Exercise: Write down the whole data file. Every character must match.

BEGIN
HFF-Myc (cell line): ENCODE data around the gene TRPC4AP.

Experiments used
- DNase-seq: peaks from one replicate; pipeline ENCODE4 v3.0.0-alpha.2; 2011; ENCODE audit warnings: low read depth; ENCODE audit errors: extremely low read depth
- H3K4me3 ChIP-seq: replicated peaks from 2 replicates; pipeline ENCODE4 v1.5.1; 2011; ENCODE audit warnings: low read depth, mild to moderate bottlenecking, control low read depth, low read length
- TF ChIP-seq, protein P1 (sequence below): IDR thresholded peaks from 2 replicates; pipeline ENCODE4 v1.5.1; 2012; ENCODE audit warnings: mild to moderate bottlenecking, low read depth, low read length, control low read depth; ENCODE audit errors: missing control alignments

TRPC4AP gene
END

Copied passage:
HFF-Myc (cell line): ENCODE data around the gene TRPC4AP.

Experiments used
- DNase-seq: peaks from one replicate; pipeline ENCODE4 v3.0.0-alpha.2; 2011; ENCODE audit warnings: low read depth; ENCODE audit errors: extremely low read depth
- H3K4me3 ChIP-seq: replicated peaks from 2 replicates; pipeline ENCODE4 v1.5.1; 2011; ENCODE audit warnings: low read depth, mild to moderate bottlenecking, control low read depth, low read length
- TF ChIP-seq, protein P1 (sequence below): IDR thresholded peaks from 2 replicates; pipeline ENCODE4 v1.5.1; 2012; ENCODE audit warnings: mild to moderate bottlenecking, low read depth, low read length, control low read depth; ENCODE audit errors: missing control alignments

TRPC4AP gene